Despite losses, convoys continued to arrive in Malta. Stockpiles of supplies were built up, and aircraft continued to arrive, bolstering the RAF’s capability. Amid the buildup of forces, the Italians and Germans continued their raids, but the redeployment to the Eastern Front had sapped their ability to carry out round-the-clock bombings. Malta was able to weather the storm and build up a sizable force that could go on the offensive.
In the second half of 1941, the British started causing significant losses to Axis shipping with air attacks and naval operations, including the use of submarines. Fifty to sixty percent of the much-needed cargo headed to North Africa to reinforce the Afrika Korps and its allies was lost.
With the victory of the RAF in the Battle of Britain, aircraft were released for other theaters of the war, and by December, over 700 fighters had been brought to Malta, with 500 of them being shipped off again to take part in the Allied war effort in North Africa.
As a result, the British offensive in the North African desert, Operation Crusader, was a complete success, and the Allies managed to check Rommel’s potential for complete victory.
The Allies were not without losses, however. They also had to run the gauntlet of supplying their troops in North Africa, and many ships, including a battleship and a carrier, were lost to mines and U-boats. And by December, the Luftwaffe returned in significant numbers to the Mediterranean, taking advantage of the clear skies.
1942: Shifting Fortunes
With the return of Luftwaffe operations to the Mediterranean, the British successes were curtailed, and furious battles in the air saw hundreds of aircraft being shot down on both sides. By the end of January, however, only 28 RAF fighters remained on Malta, while the number of Axis raids increased, and the number of Luftwaffe aircraft rose to several hundred. The inferiority of the Hurricane fighters against the German Messerschmitt Bf 109s was a major factor, reducing the morale of the pilots, as well as the other defenders. Things would change in March, however, as Spitfires started arriving.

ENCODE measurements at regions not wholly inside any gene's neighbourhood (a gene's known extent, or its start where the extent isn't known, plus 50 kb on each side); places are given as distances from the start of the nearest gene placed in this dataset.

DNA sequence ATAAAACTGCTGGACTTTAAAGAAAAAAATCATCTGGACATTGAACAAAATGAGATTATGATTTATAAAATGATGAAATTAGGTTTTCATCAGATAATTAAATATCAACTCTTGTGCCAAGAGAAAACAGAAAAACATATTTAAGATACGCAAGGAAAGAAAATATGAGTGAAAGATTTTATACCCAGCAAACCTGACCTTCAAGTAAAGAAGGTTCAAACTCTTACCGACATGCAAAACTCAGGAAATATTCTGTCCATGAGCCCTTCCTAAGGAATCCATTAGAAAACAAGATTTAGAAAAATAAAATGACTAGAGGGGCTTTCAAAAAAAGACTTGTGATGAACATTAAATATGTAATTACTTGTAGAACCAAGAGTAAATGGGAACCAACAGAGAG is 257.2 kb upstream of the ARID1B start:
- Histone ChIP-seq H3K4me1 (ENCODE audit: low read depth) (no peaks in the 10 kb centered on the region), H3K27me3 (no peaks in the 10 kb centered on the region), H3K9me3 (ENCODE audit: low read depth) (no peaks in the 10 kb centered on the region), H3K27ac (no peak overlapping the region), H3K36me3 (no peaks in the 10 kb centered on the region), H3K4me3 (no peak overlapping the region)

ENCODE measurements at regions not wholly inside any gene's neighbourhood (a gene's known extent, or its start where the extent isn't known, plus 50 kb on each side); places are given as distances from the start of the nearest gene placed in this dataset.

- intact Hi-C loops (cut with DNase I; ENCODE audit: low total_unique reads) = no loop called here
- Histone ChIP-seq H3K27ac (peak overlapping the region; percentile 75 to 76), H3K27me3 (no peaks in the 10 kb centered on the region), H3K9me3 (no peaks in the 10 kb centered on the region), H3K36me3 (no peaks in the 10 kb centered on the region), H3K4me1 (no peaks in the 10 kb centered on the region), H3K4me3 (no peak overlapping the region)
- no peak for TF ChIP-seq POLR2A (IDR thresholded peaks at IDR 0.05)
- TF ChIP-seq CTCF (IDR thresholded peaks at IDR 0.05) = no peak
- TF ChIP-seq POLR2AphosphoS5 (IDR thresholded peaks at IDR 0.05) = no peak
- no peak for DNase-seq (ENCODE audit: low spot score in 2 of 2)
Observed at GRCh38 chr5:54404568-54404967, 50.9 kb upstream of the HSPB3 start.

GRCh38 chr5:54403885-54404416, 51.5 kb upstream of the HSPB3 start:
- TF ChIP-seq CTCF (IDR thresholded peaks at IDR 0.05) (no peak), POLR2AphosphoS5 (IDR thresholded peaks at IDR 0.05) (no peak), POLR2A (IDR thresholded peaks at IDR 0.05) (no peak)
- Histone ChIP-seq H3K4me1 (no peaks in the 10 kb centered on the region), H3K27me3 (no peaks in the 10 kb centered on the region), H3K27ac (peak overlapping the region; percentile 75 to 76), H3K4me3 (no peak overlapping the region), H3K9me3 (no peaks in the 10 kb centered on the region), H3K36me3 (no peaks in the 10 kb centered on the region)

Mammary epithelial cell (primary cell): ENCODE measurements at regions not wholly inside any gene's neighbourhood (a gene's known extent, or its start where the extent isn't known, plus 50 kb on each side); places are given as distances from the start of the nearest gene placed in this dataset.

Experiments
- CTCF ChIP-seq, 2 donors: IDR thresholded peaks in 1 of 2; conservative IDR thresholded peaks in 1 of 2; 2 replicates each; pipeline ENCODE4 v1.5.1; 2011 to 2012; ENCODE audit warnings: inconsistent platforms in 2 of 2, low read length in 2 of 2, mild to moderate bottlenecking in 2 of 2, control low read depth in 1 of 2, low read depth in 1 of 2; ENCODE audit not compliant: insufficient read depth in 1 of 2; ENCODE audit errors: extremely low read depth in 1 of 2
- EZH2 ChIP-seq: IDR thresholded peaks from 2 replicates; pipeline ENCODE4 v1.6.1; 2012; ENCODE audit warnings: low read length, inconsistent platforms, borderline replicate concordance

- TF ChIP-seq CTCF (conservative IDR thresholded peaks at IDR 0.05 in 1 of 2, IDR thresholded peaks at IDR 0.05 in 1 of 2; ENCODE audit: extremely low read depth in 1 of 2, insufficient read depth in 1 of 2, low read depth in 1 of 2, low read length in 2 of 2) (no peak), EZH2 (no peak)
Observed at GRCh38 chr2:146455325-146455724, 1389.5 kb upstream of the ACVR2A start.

Axis successes continued for the next few months, including the destruction of Allied naval assets, most notably 19 submarines. Nearly 100% of the Axis supplies were getting through to their troops in North Africa.
It took considerable time to build up enough Spitfires and Hurricanes to challenge the Axis forces for air superiority, and many of the new arrivals were quickly dispatched as they were completely outnumbered. By May, however, the tide had turned, and the RAF wrested control of the skies from the Luftwaffe.
Despite regaining air superiority, Malta was still suffering. The Maltese people and the defending forces were facing starvation as supplies dwindled. A major supply operation in mid-June attempted to rectify the situation, but amid bombardments from the Italian Navy, the convoys suffered heavy losses, and only two of 17 ships made it through.
In August, another convoy was sent; this time, only five of 14 ships managed to get through. This last convoy, known as Operation Pedestal, was a turning point, and it saved Maltese morale from complete collapse. It was highly likely that without the supplies that got through, Malta would have capitulated.
With the resupply of Malta and the buildup of the RAF, Malta was again able to go on the offensive. Submarine and air operations crippled Axis shipping over the next few months.
Starved of fuel, Rommel’s Afrika Korps was forced into an impossible position and eventually defeated at El Alamein from October 23 to November 11. This battle, along with the Battle of Stalingrad, represented a turning point in the war.
With air and naval superiority, further Allied convoys were able to get through to Malta, and the “siege” was lifted. Malta was saved and would serve as an important staging point for Allied landing operations in North Africa, Sicily, and the Italian mainland.
There is no doubt that Malta served an incredibly important purpose in the Allied war effort. Without the stubborn resistance of the Maltese defense and the offensive operations that its vital location offered, it is probable the Axis would have won in North Africa.